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Frequently Asked Questions
From: Allen Hilburn
Date: Thursday 03 December, 2009

The Pedersoli Spanish Musket most closely resembles the Spanish fusil. The 1752 fusil had iron furniture and a wooden ramrod. 1755 saw the replacement of the wooden ramrod with a steel ramrod. In 1757 the iron furniture was replaced with brass. This 1757 variant is the weapon which most closely resembles the Pedersoli Spanish Musket.


I've been shooting blackpowder arms since 1976. I have three Pedersoli arms in my collection, two muskets and a pistol. I currently do living history in Florida (Spanish) three times per week and have fired the Spanish musket approximately 16 times per week over the last three weeks.


1. The Spanish Musket is very reliable. I have fired it in the rain and in high wind conditions. It has, to date, not misfired. The original fusils had an issue with the cock alignment with the pan which led to misfires. Pedersoli has fixed the issue with the Spanish Musket which greatly reduces misfires by properly aligning the cock and pan.


1. The barrel bands and butt plate on the musket are not bronze but have a very shiny gold colored coating on them. This lends to a rather gaudy appearance, in my opinion. After only a short time in the field the coating on the butt plate has begun to wear off exposing the underlying metal.

2. The forward end of the stock has a groove cut into the wood for the ramrod but the forward barrel band does not conform to this grove, passing over it. The exposed end of the ramrod is therefore forced down at a slight angle where it passes under this forward barrel band which adds to the effort required to extract the ramrod.

3. The original fusil had an octagon to round barrel which the Spanish Musket does not. This further limits its historical accuracy.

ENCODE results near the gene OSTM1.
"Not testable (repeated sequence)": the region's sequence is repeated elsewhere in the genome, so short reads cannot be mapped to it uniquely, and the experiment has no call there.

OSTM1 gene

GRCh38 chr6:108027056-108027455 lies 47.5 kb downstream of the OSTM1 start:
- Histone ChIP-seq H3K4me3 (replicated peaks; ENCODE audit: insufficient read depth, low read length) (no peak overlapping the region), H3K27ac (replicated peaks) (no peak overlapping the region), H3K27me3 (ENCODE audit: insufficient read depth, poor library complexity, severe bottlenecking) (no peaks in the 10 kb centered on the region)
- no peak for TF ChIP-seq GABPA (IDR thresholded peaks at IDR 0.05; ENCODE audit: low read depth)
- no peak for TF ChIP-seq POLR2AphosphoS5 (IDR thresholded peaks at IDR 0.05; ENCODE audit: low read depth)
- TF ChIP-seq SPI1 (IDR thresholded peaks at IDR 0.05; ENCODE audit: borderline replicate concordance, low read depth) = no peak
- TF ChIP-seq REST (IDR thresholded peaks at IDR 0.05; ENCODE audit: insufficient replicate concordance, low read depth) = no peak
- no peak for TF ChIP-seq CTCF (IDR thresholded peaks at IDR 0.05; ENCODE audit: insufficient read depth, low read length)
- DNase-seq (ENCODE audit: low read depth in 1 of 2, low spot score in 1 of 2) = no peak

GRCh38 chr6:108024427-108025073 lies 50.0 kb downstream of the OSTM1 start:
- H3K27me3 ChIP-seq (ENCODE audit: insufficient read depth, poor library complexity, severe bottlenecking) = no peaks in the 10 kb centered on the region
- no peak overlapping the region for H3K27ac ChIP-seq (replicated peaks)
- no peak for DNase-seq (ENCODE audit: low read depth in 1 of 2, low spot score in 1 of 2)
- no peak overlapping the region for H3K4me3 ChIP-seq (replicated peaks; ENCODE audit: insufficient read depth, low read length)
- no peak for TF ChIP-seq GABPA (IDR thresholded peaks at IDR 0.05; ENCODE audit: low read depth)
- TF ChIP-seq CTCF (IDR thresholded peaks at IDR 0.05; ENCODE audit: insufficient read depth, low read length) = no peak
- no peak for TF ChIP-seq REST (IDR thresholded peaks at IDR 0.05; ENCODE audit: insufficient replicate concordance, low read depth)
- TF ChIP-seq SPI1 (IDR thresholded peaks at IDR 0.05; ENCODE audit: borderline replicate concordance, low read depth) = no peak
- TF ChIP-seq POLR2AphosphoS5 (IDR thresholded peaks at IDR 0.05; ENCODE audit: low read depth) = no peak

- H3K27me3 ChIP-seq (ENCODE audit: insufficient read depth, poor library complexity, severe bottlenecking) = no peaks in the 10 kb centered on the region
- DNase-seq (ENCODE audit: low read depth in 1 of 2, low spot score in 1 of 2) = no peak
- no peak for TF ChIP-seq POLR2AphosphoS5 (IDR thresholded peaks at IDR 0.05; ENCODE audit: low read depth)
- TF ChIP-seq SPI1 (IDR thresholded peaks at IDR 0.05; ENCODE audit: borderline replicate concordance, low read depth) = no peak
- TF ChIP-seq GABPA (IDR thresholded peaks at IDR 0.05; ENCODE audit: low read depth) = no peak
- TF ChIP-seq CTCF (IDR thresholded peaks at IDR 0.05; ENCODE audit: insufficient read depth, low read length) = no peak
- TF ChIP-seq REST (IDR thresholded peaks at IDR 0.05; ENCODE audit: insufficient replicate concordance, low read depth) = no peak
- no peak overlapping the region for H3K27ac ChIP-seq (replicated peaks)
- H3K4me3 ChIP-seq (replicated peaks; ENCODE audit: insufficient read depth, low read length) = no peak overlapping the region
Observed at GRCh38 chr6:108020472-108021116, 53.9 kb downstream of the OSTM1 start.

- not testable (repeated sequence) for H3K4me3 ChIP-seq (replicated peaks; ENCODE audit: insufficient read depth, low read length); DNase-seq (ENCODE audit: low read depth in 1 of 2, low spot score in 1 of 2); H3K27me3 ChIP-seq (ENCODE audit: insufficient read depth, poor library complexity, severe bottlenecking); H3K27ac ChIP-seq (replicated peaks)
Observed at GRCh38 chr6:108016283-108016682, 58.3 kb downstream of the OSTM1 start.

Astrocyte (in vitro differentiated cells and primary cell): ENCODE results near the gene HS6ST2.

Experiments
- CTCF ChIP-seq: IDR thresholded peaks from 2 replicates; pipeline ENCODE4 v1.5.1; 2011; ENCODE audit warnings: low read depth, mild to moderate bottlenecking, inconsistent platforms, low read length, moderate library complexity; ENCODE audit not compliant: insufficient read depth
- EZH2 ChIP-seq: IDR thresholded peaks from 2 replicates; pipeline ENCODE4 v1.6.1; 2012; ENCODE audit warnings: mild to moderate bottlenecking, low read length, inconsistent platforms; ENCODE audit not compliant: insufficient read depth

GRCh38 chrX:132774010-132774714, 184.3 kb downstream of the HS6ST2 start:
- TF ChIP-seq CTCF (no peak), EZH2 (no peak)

Pro & Con…

1. The flint vice tightening screw on a fusil was a loop rather than a screwdriver fitting. The cross section of the metal making this loop was round. On the Spanish muskets this cross section is flattened Many original fusils have this tightening loop broken therefore the flat design which appears more substantial is probably stronger and will last longer.


The Spanish Musket lacks the historical accuracy I find necessary for a weapon used for historical interpretation. The construction is well done with the exception of the gold colored, coated, barrel bands and butt plate and the ramrod issue with the forward barrel band. It looks like what Pedersoli did was to slightly modify their Charleville musket, using the Charleville barrel bands and plating them to make them appear to be brass. A better solution IMHO would have been to not coat the barrel bands which would have made the weapon look like the 1755 variant. At $1200 - $1400 I think this musket is overpriced. For that cost it should have brass furniture and better workmanship with regard to the ramrod fitting.

Rating: 3 of 5 Stars! [3 of 5 Stars!]

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The Pedersoli Spanish Musket most closely resembles the Span ..
3 of 5 Stars!


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